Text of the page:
One effect of treating state as a function of time is that data necessarily becomes immutable. Once we have data for some time t, that data is never going to change; we can’t change the past. A change in state over time will result in a new piece of data.

public static Car GetCar(Time t) {
    // Works nicer in a lazy / non-strict language... :)
    var car = new Car("British Leyland Mini 1000");
    var smashedCar = car.SmashWith(new DinosaurThing());
    var repairedCar = smashedCar.Repair();
    if (time < 0) return car;
    else if (time >= 0 && t < 10) return smashedCar;
    else return repairedCar;

And just because we can explicitly handle time does not mean we have to expose it. Immutable data is enough to ensure we don’t interfere with previous states:

var car = new Car("British Leyland Mini 1000");
var smashedCar = car.SmashWith(new DinosaurThing());
var repairedCar = smashedCar.Repair();

One thing that may seem troubling is we now have different instances of data representing the one car, but we can associate these using identity (the car’s VIN, make, model, etc.) rather than by reference as per the mutable-imperative approach. The state of a car with a specific identity can be considered a function of time and identity with an immutable data representation as the output. Again, all these states are valid, they actually occurred in the story, and we just need to be explicit on which moment of reality we need to work with.

Imperative world?

So the world is imperative, full of mutations and side-effects. But it seems equally valid to say that the world is a function of time (and other variables) that outputs immutable states. Perhaps both perspectives are two sides of the same coin, just separated by their treatment of time.

To me the potential equivalence of these perspectives matches my admittedly-basic-and-quite-probably-wrong interpretation of the Church-Turing thesis: all computable programs are computable by both a Turing machine and using the λ-calculus. A Turing machine relies on mutable state, λ-calculus on pure functions. They’re all able to express the same set of programs, and they can all represent “real world” information and calculations.

The question for programmers is which perspective on state makes programs easier to reason about and work with. And if the answer varies from problem to problem, what particular aspects of a problem make it well-suited to that perspective?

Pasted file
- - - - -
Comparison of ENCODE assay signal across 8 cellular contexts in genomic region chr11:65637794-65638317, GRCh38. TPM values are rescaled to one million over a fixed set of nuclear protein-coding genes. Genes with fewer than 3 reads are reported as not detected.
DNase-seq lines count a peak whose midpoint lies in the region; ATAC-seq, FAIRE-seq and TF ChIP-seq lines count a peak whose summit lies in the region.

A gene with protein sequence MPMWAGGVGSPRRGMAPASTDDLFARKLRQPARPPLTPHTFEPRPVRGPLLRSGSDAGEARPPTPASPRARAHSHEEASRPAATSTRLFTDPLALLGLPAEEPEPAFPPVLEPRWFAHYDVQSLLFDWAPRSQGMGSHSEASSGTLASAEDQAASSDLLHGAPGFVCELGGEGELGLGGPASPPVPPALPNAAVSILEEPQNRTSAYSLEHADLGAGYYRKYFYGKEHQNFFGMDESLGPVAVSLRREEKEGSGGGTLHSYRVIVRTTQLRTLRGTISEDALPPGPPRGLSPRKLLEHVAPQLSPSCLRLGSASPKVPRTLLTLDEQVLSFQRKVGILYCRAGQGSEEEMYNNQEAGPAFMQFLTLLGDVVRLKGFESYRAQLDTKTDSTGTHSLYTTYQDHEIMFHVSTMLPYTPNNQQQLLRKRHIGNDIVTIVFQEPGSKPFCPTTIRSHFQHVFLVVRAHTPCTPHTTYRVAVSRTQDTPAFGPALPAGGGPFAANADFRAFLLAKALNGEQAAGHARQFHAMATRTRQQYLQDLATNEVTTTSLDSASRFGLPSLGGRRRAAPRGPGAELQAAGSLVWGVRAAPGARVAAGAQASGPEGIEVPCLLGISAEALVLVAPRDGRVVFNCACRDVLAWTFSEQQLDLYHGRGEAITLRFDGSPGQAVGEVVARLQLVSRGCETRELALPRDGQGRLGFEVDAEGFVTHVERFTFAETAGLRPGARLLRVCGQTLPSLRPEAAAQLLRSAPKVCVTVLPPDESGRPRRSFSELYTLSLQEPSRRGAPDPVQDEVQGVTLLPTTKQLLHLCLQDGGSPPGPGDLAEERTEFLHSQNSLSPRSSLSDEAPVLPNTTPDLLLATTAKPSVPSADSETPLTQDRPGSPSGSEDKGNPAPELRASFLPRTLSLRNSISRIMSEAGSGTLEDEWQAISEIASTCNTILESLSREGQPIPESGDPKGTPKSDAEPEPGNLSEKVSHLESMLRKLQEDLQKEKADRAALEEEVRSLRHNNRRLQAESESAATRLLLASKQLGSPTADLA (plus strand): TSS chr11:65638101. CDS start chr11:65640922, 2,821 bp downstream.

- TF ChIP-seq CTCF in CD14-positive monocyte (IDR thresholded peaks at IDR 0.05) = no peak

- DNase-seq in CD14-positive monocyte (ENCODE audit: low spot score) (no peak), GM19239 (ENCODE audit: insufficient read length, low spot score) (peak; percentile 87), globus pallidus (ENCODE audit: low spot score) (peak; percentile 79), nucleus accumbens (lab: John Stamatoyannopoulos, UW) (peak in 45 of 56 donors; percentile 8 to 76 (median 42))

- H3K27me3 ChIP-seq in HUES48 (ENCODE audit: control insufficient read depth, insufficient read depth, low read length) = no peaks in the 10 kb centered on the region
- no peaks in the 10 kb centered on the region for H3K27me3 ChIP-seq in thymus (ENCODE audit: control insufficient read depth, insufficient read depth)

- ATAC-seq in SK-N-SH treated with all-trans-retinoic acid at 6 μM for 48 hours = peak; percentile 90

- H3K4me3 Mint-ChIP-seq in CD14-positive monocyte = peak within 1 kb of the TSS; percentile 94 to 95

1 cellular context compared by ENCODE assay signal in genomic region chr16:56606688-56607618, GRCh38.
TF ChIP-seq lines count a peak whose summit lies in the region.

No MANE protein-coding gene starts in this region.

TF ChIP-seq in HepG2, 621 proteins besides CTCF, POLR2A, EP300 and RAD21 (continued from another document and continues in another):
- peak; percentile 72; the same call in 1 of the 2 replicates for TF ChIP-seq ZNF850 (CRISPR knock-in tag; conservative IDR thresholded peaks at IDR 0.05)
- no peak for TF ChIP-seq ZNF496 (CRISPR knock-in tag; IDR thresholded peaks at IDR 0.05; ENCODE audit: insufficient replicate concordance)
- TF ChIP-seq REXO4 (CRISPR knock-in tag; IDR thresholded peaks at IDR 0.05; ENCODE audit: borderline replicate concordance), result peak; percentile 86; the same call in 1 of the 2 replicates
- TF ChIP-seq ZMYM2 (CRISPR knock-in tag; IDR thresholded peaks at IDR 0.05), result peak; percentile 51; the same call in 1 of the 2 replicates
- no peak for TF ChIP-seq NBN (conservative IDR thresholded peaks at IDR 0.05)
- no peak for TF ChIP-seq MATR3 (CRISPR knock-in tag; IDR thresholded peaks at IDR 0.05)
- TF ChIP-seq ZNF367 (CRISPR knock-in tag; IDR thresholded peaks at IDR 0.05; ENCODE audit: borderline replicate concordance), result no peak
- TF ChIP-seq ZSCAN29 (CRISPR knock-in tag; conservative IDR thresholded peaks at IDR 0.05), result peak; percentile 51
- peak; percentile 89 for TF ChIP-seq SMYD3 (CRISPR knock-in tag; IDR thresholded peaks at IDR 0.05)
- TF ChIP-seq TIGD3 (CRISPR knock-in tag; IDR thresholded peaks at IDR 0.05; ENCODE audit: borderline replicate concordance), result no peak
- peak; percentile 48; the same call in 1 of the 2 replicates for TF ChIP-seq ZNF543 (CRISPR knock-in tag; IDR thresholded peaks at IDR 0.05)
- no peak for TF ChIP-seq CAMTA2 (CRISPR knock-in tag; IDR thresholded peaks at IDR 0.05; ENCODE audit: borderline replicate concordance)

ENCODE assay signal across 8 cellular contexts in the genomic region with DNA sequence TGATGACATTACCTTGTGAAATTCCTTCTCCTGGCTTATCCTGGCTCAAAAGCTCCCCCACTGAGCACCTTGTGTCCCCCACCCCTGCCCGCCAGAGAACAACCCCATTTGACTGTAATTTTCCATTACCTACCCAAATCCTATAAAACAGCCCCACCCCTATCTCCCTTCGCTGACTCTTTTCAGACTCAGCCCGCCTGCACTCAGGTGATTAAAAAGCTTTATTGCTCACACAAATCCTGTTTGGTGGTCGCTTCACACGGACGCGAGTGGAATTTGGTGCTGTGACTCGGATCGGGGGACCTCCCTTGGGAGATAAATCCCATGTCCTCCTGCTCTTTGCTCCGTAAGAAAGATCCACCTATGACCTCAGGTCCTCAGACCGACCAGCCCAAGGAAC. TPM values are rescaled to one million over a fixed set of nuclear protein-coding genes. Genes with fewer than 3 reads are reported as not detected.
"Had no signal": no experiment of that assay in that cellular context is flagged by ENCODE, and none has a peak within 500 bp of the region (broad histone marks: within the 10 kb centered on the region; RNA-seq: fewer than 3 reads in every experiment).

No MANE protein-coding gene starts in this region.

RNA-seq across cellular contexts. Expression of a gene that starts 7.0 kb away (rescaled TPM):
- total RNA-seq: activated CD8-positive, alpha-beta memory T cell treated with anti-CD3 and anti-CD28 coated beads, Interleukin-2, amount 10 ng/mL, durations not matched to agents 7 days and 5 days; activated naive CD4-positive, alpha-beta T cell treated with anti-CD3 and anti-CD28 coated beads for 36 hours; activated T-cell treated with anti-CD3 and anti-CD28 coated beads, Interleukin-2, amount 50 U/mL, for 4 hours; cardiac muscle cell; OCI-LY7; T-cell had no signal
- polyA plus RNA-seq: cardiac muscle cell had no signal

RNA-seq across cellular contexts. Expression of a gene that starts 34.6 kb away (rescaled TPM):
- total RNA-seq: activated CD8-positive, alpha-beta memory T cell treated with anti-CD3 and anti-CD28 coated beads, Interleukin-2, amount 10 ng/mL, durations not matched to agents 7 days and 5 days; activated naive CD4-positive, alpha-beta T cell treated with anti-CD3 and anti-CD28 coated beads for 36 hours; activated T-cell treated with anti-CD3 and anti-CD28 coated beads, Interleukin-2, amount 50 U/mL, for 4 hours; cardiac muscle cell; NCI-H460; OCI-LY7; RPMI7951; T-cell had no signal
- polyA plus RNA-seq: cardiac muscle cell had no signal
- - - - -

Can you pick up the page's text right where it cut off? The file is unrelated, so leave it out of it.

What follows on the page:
One thing to consider before you answer is how much of our opinion is swayed by what John Backus referred to as “the primacy of the von Neumann computer”4.

Most of us have been trained from our very first experience with a computer (Assembler? C? C64 Basic? Java?) until now to think about programs in terms of the von Neumann architecture, where we process an instruction at a time and store to and load from mutable registers. In evaluating these perspectives we need to overcome decades of language and architecture bias. Both perspectives are equally valid when talking about the world around us, both can express the entire set of computable programs, and yet most platforms and languages emphasise mutability.

So it seems reasonable to be a little suspect of both our intuition and of the status quo in this case. Intuitively we understand that things change their state, but logically we also recognise that state depends on time, and a new state at a particular time does not destroy the state at the previous time.


In summary, don’t park right next to a large, city-side harbour unless you have comprehensive car insurance.

And let’s challenge ourselves about the idea that mutability is somehow essential to programming and to expressing concepts from the “real world”.

But mainly the parking thing.

  1. Erik Meijer from GOTO Night August 23, 2012 in Chicago: one, two, three

  2. Rich Hickey, GOTO 2012 Keynote: The Value of Values

  3. Imperative programs are just sequences of instructions and can also be done without mutable state, although some definitions include mutability as an essential feature.

  4. “Can Programming Be Liberated from the von Neumann Style? A Functional Style and Its Algebra of Programs”, John Backus, Communications of the ACM August 1978. PDF link